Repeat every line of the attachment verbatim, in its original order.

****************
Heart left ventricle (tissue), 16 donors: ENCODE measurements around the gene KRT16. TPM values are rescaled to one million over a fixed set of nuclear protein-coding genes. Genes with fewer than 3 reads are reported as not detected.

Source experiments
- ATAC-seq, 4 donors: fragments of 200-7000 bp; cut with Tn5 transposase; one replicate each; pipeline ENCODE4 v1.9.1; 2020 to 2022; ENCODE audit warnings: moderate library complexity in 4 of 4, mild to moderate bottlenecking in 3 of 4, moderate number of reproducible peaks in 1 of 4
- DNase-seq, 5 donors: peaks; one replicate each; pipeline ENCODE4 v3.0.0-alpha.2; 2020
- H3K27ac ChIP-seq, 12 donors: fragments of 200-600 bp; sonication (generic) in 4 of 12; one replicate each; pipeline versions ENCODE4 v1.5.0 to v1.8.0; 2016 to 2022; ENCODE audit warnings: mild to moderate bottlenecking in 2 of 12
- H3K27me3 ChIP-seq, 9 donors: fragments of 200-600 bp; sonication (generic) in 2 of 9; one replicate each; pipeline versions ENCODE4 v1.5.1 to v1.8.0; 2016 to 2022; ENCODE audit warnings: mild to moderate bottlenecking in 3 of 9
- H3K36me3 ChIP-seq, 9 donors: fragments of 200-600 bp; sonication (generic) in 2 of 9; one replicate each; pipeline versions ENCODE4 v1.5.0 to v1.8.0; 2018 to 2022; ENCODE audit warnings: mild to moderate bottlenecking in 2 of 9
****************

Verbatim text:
Heart left ventricle (tissue), 16 donors: ENCODE measurements around the gene KRT16. TPM values are rescaled to one million over a fixed set of nuclear protein-coding genes. Genes with fewer than 3 reads are reported as not detected.

Source experiments
- ATAC-seq, 4 donors: fragments of 200-7000 bp; cut with Tn5 transposase; one replicate each; pipeline ENCODE4 v1.9.1; 2020 to 2022; ENCODE audit warnings: moderate library complexity in 4 of 4, mild to moderate bottlenecking in 3 of 4, moderate number of reproducible peaks in 1 of 4
- DNase-seq, 5 donors: peaks; one replicate each; pipeline ENCODE4 v3.0.0-alpha.2; 2020
- H3K27ac ChIP-seq, 12 donors: fragments of 200-600 bp; sonication (generic) in 4 of 12; one replicate each; pipeline versions ENCODE4 v1.5.0 to v1.8.0; 2016 to 2022; ENCODE audit warnings: mild to moderate bottlenecking in 2 of 12
- H3K27me3 ChIP-seq, 9 donors: fragments of 200-600 bp; sonication (generic) in 2 of 9; one replicate each; pipeline versions ENCODE4 v1.5.1 to v1.8.0; 2016 to 2022; ENCODE audit warnings: mild to moderate bottlenecking in 3 of 9
- H3K36me3 ChIP-seq, 9 donors: fragments of 200-600 bp; sonication (generic) in 2 of 9; one replicate each; pipeline versions ENCODE4 v1.5.0 to v1.8.0; 2018 to 2022; ENCODE audit warnings: mild to moderate bottlenecking in 2 of 9